Canberra’s community groups have embraced the opportunity to do what they wish they could do more often – instead of banging their heads up against Canberra’s planning disasters.
Last week we reported on the Downer community’s contribution to this years’ reworked Floriade.
Yesterday (May 24), thanks to the leadership of the Kingston and Barton Residents’ Group (KBRG), volunteers gathered at the Kingston shops to plant out their allocation of bulbs and flowers as part of Canberra’s city-wide festival – Floriade Reimagined.
KBRG president Rebecca Scouller reported that demand from volunteers was such they had to break the workers into shifts – with the planting being done between 10am and 3pm.
The Kingston and Barton Residents’ Group has a lot on its mind at the moment, along with looking to the future of Telopea Park, the constant intrusions to the Manuka Swimming Pool area, the goings on with questionable DAs for waste businesses in Fyshwick, whatever is happening with the Kingston Arts Precinct, and the consistent efforts to maintain the nature of the suburbs and their precious tree coverage – and more.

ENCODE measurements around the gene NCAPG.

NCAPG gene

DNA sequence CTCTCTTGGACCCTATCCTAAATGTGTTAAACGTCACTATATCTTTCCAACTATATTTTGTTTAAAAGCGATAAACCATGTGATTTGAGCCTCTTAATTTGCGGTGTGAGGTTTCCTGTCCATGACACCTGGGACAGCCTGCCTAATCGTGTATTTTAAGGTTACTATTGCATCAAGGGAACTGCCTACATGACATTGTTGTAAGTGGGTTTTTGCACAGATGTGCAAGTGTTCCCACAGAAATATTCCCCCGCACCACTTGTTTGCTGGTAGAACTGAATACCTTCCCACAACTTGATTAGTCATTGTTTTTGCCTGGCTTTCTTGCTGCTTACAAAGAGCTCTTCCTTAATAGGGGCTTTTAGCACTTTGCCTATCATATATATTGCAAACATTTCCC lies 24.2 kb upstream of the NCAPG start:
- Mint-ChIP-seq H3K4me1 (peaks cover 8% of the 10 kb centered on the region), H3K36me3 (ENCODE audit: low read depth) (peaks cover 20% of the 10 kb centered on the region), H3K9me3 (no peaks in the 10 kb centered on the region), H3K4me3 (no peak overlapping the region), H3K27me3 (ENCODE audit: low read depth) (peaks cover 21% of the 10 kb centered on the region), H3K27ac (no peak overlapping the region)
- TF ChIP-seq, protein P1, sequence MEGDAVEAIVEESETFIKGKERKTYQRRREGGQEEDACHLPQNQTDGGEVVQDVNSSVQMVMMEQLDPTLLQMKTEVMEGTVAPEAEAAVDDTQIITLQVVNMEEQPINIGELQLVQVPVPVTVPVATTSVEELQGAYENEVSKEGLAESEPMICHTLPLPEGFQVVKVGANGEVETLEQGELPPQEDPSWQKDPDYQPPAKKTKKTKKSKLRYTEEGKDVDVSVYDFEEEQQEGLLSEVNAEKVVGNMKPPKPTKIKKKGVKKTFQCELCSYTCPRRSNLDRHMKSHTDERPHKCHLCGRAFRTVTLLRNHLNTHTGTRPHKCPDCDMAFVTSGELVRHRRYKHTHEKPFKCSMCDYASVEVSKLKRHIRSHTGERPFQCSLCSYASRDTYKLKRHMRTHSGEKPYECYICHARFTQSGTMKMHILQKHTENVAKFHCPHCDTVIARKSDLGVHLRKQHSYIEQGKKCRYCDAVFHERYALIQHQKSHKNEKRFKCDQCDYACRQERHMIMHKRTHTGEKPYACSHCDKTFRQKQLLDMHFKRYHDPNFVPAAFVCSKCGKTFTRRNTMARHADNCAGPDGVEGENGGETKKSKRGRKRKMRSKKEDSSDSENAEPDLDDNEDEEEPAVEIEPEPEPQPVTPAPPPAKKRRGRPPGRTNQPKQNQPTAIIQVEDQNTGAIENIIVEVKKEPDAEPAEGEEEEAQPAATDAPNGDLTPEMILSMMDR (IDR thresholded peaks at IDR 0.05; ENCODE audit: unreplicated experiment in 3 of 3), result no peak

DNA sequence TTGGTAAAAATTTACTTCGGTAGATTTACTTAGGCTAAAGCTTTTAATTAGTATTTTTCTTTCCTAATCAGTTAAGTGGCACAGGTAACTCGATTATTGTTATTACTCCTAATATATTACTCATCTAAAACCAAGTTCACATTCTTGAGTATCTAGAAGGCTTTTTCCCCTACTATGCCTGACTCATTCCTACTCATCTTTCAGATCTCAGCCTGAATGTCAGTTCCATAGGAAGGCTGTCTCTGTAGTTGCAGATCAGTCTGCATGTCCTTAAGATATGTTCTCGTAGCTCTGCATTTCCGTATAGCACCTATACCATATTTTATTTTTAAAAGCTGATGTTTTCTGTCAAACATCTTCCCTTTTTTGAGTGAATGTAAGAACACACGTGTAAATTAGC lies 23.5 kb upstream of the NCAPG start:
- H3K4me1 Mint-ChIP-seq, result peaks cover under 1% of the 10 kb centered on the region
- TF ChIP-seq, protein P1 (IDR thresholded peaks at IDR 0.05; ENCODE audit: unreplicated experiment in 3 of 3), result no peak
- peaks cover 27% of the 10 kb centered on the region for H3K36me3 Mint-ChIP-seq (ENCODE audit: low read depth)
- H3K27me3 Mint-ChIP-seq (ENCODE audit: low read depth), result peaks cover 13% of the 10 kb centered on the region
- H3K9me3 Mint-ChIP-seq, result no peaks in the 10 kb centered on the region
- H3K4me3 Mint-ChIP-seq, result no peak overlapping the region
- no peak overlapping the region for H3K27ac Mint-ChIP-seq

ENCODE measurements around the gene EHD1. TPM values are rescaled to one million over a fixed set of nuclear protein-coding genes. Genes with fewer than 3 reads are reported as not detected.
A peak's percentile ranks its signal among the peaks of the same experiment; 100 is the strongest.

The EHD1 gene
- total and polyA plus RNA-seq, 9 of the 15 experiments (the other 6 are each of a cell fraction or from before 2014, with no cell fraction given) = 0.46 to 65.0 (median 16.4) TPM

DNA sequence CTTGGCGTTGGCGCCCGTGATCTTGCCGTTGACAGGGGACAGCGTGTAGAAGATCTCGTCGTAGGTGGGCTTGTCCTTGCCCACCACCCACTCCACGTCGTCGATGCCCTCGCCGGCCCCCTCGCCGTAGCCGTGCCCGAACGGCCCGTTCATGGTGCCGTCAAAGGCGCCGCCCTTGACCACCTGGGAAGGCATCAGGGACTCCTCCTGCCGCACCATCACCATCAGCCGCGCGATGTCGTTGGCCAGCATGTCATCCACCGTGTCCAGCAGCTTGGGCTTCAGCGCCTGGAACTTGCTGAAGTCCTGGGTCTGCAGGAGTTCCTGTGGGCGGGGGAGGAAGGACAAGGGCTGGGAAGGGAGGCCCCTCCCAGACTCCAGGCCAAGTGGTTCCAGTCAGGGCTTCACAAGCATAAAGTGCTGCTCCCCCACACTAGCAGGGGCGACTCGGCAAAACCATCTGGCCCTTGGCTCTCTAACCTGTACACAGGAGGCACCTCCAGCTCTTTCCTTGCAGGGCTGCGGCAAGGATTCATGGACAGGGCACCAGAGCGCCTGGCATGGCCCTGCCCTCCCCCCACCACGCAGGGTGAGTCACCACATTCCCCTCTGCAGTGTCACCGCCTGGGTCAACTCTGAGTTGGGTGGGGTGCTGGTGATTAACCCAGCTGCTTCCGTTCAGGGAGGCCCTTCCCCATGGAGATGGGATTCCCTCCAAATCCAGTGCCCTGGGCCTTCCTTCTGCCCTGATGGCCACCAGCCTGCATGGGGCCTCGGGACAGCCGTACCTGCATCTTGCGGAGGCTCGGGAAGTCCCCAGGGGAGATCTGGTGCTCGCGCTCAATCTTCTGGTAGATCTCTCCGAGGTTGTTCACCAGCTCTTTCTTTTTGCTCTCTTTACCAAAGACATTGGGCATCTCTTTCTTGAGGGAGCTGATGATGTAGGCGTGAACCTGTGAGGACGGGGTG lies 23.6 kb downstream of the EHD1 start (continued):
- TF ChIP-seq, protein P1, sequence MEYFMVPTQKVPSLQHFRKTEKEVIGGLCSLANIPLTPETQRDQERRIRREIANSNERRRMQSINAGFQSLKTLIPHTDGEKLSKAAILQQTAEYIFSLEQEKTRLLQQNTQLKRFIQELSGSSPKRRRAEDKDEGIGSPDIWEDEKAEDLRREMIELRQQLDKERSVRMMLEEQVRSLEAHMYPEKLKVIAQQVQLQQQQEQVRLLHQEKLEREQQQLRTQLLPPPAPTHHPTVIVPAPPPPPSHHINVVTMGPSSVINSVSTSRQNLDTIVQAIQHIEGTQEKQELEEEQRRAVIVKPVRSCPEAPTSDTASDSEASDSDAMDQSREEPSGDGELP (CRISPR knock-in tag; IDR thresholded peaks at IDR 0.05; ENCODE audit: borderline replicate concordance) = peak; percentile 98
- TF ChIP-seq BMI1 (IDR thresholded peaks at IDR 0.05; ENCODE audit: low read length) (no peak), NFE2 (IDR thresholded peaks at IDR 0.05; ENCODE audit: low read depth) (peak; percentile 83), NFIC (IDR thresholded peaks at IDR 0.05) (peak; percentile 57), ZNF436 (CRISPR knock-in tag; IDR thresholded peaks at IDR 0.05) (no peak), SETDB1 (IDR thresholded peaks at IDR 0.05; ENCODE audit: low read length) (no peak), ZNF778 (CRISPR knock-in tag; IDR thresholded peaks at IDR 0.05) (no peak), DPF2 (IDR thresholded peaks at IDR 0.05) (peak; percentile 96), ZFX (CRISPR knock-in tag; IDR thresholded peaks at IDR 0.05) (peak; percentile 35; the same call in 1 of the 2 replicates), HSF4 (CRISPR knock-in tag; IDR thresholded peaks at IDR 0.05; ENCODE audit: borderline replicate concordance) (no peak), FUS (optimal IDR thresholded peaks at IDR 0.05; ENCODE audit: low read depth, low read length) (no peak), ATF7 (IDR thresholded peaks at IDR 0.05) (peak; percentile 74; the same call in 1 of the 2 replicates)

The chance to turn to something with almost immediate positive outcomes has been embraced by residents and the local businesses. When things get unpleasant – plant flowers!
Given how many other community groups are participating, Floriade Reimagined will not only be a city-wide festival but also a strong signal about how much the residents cherish their city and are willing to do things to enhance and show it off.
The flowers will appear sometime soon in the garden beds along Jardine Street at Green Square. Well done, Kingston and Barton Residents’ Group!
Rebecca was proud of the local business support, which shows how communities work together: Capital Chemist Kingston, Supabarn, Scott Leggo, Bittersweet, Stephanie’s Boutique Lingerie, Honeysuckle and Lace, BWS Kingston, the Kingo, Prohibition at Urban Cellars, Aura-Gift Shop, Farrah’s Liquor Collective, Winnings Appliances, the National Trust, the Kingston Organic Community Garden and the ACT government.
This article was originally published online with City News
Paul Costigan is an independent commentator and consultant on the visual arts, photography, urban design, environmental issues and everyday matters.